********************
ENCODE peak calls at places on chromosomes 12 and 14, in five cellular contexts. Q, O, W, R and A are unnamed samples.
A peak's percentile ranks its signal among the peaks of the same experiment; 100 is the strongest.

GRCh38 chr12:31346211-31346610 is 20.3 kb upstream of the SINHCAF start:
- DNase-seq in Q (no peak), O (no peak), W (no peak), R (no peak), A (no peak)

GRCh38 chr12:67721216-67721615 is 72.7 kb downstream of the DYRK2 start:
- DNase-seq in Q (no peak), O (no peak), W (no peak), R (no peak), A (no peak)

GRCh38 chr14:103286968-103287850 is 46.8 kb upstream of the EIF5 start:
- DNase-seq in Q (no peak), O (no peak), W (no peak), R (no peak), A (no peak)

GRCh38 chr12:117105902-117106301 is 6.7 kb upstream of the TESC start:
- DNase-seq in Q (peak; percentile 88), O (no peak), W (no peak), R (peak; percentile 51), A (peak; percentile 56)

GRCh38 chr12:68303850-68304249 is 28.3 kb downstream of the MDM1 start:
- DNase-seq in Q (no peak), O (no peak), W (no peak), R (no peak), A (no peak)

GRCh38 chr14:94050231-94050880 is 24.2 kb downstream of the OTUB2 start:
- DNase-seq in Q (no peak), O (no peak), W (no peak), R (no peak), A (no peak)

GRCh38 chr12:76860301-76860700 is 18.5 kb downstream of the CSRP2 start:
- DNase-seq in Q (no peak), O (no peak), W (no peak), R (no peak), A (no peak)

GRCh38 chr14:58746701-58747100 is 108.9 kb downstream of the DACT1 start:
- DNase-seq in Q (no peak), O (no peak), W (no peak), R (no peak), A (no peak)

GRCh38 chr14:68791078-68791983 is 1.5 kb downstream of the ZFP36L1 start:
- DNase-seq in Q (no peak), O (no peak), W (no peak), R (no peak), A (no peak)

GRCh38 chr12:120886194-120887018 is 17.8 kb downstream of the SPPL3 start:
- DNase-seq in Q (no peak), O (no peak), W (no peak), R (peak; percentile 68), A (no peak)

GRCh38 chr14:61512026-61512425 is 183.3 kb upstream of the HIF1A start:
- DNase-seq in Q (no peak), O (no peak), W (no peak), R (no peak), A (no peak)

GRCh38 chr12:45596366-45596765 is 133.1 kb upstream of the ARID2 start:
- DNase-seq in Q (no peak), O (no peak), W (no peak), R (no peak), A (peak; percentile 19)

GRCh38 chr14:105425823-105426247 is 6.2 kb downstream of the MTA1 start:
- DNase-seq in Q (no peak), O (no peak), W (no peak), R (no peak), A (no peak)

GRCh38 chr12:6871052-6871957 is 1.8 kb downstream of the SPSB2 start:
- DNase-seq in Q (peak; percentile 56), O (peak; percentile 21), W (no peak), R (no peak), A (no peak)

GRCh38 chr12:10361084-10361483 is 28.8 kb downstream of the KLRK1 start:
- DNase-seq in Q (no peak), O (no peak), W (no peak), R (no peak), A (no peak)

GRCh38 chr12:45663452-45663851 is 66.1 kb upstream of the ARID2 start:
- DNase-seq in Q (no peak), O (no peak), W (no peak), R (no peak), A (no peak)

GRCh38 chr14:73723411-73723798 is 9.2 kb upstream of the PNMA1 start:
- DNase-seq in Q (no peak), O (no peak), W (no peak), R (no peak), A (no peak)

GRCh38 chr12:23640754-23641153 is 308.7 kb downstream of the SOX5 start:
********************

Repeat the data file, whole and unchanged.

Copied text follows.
ENCODE peak calls at places on chromosomes 12 and 14, in five cellular contexts. Q, O, W, R and A are unnamed samples.
A peak's percentile ranks its signal among the peaks of the same experiment; 100 is the strongest.

GRCh38 chr12:31346211-31346610 is 20.3 kb upstream of the SINHCAF start:
- DNase-seq in Q (no peak), O (no peak), W (no peak), R (no peak), A (no peak)

GRCh38 chr12:67721216-67721615 is 72.7 kb downstream of the DYRK2 start:
- DNase-seq in Q (no peak), O (no peak), W (no peak), R (no peak), A (no peak)

GRCh38 chr14:103286968-103287850 is 46.8 kb upstream of the EIF5 start:
- DNase-seq in Q (no peak), O (no peak), W (no peak), R (no peak), A (no peak)

GRCh38 chr12:117105902-117106301 is 6.7 kb upstream of the TESC start:
- DNase-seq in Q (peak; percentile 88), O (no peak), W (no peak), R (peak; percentile 51), A (peak; percentile 56)

GRCh38 chr12:68303850-68304249 is 28.3 kb downstream of the MDM1 start:
- DNase-seq in Q (no peak), O (no peak), W (no peak), R (no peak), A (no peak)

GRCh38 chr14:94050231-94050880 is 24.2 kb downstream of the OTUB2 start:
- DNase-seq in Q (no peak), O (no peak), W (no peak), R (no peak), A (no peak)

GRCh38 chr12:76860301-76860700 is 18.5 kb downstream of the CSRP2 start:
- DNase-seq in Q (no peak), O (no peak), W (no peak), R (no peak), A (no peak)

GRCh38 chr14:58746701-58747100 is 108.9 kb downstream of the DACT1 start:
- DNase-seq in Q (no peak), O (no peak), W (no peak), R (no peak), A (no peak)

GRCh38 chr14:68791078-68791983 is 1.5 kb downstream of the ZFP36L1 start:
- DNase-seq in Q (no peak), O (no peak), W (no peak), R (no peak), A (no peak)

GRCh38 chr12:120886194-120887018 is 17.8 kb downstream of the SPPL3 start:
- DNase-seq in Q (no peak), O (no peak), W (no peak), R (peak; percentile 68), A (no peak)

GRCh38 chr14:61512026-61512425 is 183.3 kb upstream of the HIF1A start:
- DNase-seq in Q (no peak), O (no peak), W (no peak), R (no peak), A (no peak)

GRCh38 chr12:45596366-45596765 is 133.1 kb upstream of the ARID2 start:
- DNase-seq in Q (no peak), O (no peak), W (no peak), R (no peak), A (peak; percentile 19)

GRCh38 chr14:105425823-105426247 is 6.2 kb downstream of the MTA1 start:
- DNase-seq in Q (no peak), O (no peak), W (no peak), R (no peak), A (no peak)

GRCh38 chr12:6871052-6871957 is 1.8 kb downstream of the SPSB2 start:
- DNase-seq in Q (peak; percentile 56), O (peak; percentile 21), W (no peak), R (no peak), A (no peak)

GRCh38 chr12:10361084-10361483 is 28.8 kb downstream of the KLRK1 start:
- DNase-seq in Q (no peak), O (no peak), W (no peak), R (no peak), A (no peak)

GRCh38 chr12:45663452-45663851 is 66.1 kb upstream of the ARID2 start:
- DNase-seq in Q (no peak), O (no peak), W (no peak), R (no peak), A (no peak)

GRCh38 chr14:73723411-73723798 is 9.2 kb upstream of the PNMA1 start:
- DNase-seq in Q (no peak), O (no peak), W (no peak), R (no peak), A (no peak)

GRCh38 chr12:23640754-23641153 is 308.7 kb downstream of the SOX5 start: